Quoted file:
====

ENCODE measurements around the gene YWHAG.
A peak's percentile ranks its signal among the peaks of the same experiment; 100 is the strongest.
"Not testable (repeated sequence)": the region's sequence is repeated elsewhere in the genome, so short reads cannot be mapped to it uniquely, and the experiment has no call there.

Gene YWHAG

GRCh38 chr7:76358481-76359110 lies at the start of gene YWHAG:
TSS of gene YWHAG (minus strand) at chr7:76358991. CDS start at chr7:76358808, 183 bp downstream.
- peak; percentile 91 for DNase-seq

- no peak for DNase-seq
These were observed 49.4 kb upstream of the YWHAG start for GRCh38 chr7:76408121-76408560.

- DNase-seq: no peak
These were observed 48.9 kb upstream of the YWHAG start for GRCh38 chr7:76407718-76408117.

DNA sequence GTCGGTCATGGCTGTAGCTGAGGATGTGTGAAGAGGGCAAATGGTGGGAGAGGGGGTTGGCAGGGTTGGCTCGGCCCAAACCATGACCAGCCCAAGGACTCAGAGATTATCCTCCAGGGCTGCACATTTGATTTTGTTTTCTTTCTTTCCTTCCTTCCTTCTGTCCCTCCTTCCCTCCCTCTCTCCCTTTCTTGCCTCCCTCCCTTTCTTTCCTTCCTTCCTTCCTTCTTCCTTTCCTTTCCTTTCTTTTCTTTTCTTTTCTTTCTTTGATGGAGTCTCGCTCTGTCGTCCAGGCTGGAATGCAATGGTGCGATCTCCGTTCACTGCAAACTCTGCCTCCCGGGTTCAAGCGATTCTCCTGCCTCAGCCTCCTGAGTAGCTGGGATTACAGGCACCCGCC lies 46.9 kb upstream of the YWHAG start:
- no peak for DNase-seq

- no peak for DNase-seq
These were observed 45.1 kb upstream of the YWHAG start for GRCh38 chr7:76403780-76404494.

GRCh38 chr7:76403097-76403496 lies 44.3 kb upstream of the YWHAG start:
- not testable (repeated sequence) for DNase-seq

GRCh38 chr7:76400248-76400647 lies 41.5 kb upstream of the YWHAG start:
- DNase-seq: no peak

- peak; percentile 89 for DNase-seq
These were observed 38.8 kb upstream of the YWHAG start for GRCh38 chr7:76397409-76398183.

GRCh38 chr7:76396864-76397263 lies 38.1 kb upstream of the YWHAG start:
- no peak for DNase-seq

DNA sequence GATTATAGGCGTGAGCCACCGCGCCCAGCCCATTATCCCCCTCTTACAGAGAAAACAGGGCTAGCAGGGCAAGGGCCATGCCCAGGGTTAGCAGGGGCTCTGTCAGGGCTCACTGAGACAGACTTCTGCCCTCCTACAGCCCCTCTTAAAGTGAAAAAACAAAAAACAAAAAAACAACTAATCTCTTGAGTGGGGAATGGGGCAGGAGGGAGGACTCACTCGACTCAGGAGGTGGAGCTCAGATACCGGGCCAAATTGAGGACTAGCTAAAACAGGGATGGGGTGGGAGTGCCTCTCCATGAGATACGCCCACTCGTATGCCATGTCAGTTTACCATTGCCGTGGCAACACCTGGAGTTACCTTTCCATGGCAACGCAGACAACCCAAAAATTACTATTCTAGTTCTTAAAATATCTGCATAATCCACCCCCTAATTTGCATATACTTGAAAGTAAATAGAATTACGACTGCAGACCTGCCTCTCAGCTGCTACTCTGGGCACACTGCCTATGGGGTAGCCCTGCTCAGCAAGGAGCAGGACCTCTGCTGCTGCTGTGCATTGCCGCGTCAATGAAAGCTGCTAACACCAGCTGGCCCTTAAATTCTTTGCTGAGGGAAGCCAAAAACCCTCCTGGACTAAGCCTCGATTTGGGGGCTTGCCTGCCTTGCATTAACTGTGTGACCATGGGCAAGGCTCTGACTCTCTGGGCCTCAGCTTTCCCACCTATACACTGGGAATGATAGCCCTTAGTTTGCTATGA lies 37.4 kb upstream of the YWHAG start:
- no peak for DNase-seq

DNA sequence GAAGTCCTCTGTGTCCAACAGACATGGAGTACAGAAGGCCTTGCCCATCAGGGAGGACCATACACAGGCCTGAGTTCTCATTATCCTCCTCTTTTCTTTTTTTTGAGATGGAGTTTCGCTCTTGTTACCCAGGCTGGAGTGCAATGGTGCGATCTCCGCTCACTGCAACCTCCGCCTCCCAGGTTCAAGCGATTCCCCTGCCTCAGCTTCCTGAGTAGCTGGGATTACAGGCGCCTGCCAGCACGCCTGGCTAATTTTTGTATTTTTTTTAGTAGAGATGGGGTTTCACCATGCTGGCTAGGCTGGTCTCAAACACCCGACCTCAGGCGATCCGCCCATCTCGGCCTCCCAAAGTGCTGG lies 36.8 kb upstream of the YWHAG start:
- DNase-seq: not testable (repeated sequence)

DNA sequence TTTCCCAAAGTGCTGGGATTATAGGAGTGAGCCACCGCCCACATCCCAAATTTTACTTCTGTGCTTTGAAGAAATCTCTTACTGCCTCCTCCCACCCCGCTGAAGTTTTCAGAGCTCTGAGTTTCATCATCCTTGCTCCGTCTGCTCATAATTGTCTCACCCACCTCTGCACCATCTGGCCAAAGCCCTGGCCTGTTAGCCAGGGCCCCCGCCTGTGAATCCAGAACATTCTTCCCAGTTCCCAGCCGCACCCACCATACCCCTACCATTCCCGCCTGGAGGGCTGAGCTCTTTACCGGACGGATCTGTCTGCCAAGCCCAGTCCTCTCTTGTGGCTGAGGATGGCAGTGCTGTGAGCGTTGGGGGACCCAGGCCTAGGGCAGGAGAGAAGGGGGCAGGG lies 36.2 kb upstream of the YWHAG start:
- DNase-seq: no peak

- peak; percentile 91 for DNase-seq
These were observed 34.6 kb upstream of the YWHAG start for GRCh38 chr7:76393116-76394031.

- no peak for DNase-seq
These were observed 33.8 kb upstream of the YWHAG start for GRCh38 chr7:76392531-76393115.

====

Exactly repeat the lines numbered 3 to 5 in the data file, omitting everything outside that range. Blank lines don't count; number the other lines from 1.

"Not testable (repeated sequence)": the region's sequence is repeated elsewhere in the genome, so short reads cannot be mapped to it uniquely, and the experiment has no call there.

Gene YWHAG

GRCh38 chr7:76358481-76359110 lies at the start of gene YWHAG: